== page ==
Interweave Knitting Lab, Manchester, NH

Oct. 20, 2012

We had a great time at the Knitting Lab! Thursday all day I sat and learned from Anna Dalvi how she designs shawls with a concept in mind that spins out in a lovely shawl design. She broke the class into small groups and we worked on designing a shawl, but it didn’t go together very well in such a short time. Fascinating concept, however, and one I’ll return to when I have time.

Friday I knitted three tiny socks with unique heels and toes, Lithuanian style, under Donna Druchunas’ watchful eye. Donna ’s sock techniques are helpful, since I always have socks sitting in the car on the needles for when I have to wait somewhere for something, and I do get bored with the same old heels. Saturday I learned gansey techniques of Beth Brown-Reinsel’s. The main puzzle for me was how to put the shoulder band in–I’d just ignored that part, and made my ganseys with a “normal” shoulder–but now I can use the proper technique.

Heidi’s holding Barbara’s Tarot cards

Saturday evening was a lovely dinner, followed by the Keynote presentation by Barbara Walker. She had two book signings earlier in the day, and I brought my much-used Vol. 2 of her knitting patterns, from NC to NH, for her to sign. When she saw the post-it notes sticking out from every angle, and papers falling out of it… she laughed, and signed it for me. She had designed Tarot cards, and I bought a set for my daughter, who can read them, and her book of afghan squares for my daughter, a less challenging book for her to begin to explore new patterns. I was impressed with Barbara’s talk, which was brief, and then her hour of question and answers, which was delightful. She described her learning to knit from a Bernat “how to knit” book when her children were small, and accumulating patterns over time (that was familiar) as well as yarn, since she had knitted sample sweaters for various yarn companies, about 18 hours a day! She was curious about old patterns so went to the Library of Congress (“don’t go there–it’s dusty!”) and copied old patterns by hand, one by one, and later knitted the patterns, and typed them to be sent off to be published. I had not known that after the knitting books she researched and published an extensive book on womens’ studies. She joked about her “obsessions,” and that her husband knew better than to stand in her way. She wore a sweater she’d knitted in many unique and colorful mosaic patterns to one of the meals, and also to her talk. She had also published a book of those patterns, for those of you who might want a new challenge.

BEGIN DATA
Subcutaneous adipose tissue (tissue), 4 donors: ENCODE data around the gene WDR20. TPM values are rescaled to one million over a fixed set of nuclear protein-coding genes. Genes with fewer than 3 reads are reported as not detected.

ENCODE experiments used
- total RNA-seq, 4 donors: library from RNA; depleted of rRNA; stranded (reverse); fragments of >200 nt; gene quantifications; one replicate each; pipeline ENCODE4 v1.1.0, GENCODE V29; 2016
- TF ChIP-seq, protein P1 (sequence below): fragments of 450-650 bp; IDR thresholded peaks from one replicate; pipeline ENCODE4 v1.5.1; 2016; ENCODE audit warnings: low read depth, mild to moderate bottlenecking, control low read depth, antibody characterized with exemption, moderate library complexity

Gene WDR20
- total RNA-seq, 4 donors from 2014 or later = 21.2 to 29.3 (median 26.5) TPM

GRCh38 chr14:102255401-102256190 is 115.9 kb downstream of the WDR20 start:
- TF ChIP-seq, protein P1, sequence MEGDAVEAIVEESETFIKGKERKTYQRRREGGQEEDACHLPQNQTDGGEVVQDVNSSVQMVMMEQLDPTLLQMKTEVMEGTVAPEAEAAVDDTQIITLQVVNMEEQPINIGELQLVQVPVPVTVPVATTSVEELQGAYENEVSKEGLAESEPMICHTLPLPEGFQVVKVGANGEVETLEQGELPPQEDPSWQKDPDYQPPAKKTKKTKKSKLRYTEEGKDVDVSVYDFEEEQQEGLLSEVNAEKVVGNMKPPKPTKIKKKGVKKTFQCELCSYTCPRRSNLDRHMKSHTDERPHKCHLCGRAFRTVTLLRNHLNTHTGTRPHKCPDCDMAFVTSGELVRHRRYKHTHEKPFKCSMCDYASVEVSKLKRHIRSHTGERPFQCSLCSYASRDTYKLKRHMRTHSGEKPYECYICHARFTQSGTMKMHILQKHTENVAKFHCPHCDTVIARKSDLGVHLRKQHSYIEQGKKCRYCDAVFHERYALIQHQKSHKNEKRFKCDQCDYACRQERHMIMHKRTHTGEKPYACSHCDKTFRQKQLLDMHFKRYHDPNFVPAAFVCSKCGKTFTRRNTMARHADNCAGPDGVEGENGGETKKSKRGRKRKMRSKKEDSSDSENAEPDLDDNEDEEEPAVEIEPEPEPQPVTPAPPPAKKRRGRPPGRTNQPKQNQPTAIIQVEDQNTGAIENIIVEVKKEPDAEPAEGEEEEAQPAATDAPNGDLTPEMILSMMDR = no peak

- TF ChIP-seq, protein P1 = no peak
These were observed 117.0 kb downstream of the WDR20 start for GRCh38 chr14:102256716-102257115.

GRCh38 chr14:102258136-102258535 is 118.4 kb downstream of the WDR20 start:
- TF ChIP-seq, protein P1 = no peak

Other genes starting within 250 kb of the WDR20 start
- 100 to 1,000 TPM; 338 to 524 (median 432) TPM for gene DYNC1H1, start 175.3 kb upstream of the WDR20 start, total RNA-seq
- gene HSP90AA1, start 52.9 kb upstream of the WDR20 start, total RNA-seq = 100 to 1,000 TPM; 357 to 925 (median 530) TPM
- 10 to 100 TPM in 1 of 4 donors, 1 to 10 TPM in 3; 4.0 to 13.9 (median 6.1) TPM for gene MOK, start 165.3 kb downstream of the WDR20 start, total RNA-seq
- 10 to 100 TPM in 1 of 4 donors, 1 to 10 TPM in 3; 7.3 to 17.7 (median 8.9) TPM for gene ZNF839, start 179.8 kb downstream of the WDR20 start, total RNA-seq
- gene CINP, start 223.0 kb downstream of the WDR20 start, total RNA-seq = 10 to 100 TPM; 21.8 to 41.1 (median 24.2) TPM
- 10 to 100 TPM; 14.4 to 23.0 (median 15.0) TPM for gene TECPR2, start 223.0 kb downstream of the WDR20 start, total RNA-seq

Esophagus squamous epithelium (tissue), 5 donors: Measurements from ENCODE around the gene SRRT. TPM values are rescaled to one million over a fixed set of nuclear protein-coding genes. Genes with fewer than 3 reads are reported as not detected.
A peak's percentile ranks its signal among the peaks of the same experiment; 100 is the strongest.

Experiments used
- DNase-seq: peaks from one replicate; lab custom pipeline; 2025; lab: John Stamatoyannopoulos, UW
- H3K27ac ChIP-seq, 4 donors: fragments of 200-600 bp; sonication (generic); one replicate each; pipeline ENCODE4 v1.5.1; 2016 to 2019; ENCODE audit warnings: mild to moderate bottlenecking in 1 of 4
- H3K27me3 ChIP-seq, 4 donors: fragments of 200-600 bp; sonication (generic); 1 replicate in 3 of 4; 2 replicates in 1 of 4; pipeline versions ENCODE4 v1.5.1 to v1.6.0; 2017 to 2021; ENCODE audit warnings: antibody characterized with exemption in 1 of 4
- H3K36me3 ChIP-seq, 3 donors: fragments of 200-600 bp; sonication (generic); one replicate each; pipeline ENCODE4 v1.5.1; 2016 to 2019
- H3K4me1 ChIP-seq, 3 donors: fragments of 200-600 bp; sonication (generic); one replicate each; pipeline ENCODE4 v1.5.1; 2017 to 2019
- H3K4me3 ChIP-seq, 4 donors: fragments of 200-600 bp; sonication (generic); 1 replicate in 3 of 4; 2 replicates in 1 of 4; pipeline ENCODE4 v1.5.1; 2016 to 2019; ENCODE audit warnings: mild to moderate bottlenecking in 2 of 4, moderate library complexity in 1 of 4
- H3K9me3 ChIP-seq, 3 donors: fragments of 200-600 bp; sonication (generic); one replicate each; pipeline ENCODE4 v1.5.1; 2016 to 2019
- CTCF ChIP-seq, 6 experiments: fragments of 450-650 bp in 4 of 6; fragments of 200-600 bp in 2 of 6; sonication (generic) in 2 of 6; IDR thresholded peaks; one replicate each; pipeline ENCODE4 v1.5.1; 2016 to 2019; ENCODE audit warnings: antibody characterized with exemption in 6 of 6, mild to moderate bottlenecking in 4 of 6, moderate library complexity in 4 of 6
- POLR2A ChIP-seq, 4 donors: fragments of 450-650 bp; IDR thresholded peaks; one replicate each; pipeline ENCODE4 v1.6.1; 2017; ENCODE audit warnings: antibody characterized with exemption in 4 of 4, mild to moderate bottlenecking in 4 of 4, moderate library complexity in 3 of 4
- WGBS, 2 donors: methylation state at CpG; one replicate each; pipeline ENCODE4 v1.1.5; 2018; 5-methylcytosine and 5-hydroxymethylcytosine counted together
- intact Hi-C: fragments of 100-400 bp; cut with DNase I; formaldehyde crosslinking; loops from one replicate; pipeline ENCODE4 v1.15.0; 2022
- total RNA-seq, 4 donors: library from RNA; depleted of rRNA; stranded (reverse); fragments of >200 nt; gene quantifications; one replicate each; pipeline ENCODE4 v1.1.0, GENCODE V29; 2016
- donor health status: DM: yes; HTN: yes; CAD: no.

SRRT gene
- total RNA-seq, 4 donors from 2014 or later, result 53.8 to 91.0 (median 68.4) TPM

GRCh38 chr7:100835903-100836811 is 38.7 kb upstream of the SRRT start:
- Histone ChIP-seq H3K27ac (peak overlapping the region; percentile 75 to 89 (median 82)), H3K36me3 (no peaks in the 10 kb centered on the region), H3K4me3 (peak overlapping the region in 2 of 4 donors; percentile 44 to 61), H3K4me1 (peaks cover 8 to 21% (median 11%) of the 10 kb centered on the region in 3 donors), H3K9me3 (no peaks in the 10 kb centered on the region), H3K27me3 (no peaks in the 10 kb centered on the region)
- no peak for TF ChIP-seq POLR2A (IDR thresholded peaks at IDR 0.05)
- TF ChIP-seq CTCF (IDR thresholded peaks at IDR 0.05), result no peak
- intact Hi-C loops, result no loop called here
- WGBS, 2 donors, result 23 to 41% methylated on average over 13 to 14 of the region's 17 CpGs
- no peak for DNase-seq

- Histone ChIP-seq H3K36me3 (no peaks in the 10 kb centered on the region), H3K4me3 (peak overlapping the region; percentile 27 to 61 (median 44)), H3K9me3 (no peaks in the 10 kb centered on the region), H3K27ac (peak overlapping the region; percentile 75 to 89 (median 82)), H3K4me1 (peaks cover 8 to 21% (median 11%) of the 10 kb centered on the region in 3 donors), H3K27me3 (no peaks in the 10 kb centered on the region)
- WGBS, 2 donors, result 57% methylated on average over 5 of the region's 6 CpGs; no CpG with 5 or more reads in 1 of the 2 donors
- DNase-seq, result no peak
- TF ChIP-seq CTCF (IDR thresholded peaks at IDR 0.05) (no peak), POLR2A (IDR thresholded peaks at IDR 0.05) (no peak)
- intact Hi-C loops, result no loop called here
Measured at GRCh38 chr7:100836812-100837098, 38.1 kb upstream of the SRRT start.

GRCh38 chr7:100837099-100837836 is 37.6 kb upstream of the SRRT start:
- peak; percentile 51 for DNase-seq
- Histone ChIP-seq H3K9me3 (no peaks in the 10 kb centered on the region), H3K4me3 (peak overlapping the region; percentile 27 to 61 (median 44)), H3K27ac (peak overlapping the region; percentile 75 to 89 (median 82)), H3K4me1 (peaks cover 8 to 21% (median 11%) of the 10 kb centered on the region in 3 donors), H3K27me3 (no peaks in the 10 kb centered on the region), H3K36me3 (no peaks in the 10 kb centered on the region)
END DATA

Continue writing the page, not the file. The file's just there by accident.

Two examples of Lithuanian beaded wrist warmers, with Donna, teacher of the class

Sunday morning I was back in Donna’s classroom, this time to knit Lithuanian beaded wrist warmers, or “pulse warmers,” in Lithuanian. I’ll include a picture of the beaded wrist warmers–a technique I’d never tried before. As a child growing up in CT I wish we’d known such a piece of clothing existed–just what is needed between mittens that are a bit too short, and a coat that isn’t long enough to reach them.

My daughter had a great time, especially in the market, as did I! I found I needed more knitting needles than I had brought, and the yarn… what beautiful blends and colors were there. I bought another shawl pattern, which I really hadn’t intended to do, and bought some yarn to make one of the patterns I have at home, again, with colors that shade from one to the next the entire length of the shawl. Soon I’ll begin something new.


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Filed under community, Family, Friendship, knitting, Knitting class, Satisfaction

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